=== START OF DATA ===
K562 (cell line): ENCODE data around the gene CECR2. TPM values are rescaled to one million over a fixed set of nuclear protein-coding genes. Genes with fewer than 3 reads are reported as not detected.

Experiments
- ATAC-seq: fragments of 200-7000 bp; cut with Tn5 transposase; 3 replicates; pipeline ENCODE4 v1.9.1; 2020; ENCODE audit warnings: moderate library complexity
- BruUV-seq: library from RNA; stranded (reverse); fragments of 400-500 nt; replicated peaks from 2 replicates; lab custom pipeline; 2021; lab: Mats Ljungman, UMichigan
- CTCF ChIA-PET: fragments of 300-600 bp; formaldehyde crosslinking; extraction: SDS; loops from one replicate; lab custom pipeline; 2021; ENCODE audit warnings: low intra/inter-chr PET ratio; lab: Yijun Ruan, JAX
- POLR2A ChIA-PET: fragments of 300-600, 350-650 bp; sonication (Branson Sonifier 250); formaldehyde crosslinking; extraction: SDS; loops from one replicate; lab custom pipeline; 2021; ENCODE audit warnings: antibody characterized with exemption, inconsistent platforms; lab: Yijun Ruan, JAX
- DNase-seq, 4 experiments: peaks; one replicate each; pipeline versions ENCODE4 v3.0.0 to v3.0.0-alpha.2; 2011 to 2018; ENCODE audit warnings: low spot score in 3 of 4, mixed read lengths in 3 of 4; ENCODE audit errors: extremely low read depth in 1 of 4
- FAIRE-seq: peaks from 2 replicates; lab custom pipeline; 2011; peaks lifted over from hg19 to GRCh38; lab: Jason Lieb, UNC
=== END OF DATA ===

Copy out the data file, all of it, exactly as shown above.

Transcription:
K562 (cell line): ENCODE data around the gene CECR2. TPM values are rescaled to one million over a fixed set of nuclear protein-coding genes. Genes with fewer than 3 reads are reported as not detected.

Experiments
- ATAC-seq: fragments of 200-7000 bp; cut with Tn5 transposase; 3 replicates; pipeline ENCODE4 v1.9.1; 2020; ENCODE audit warnings: moderate library complexity
- BruUV-seq: library from RNA; stranded (reverse); fragments of 400-500 nt; replicated peaks from 2 replicates; lab custom pipeline; 2021; lab: Mats Ljungman, UMichigan
- CTCF ChIA-PET: fragments of 300-600 bp; formaldehyde crosslinking; extraction: SDS; loops from one replicate; lab custom pipeline; 2021; ENCODE audit warnings: low intra/inter-chr PET ratio; lab: Yijun Ruan, JAX
- POLR2A ChIA-PET: fragments of 300-600, 350-650 bp; sonication (Branson Sonifier 250); formaldehyde crosslinking; extraction: SDS; loops from one replicate; lab custom pipeline; 2021; ENCODE audit warnings: antibody characterized with exemption, inconsistent platforms; lab: Yijun Ruan, JAX
- DNase-seq, 4 experiments: peaks; one replicate each; pipeline versions ENCODE4 v3.0.0 to v3.0.0-alpha.2; 2011 to 2018; ENCODE audit warnings: low spot score in 3 of 4, mixed read lengths in 3 of 4; ENCODE audit errors: extremely low read depth in 1 of 4
- FAIRE-seq: peaks from 2 replicates; lab custom pipeline; 2011; peaks lifted over from hg19 to GRCh38; lab: Jason Lieb, UNC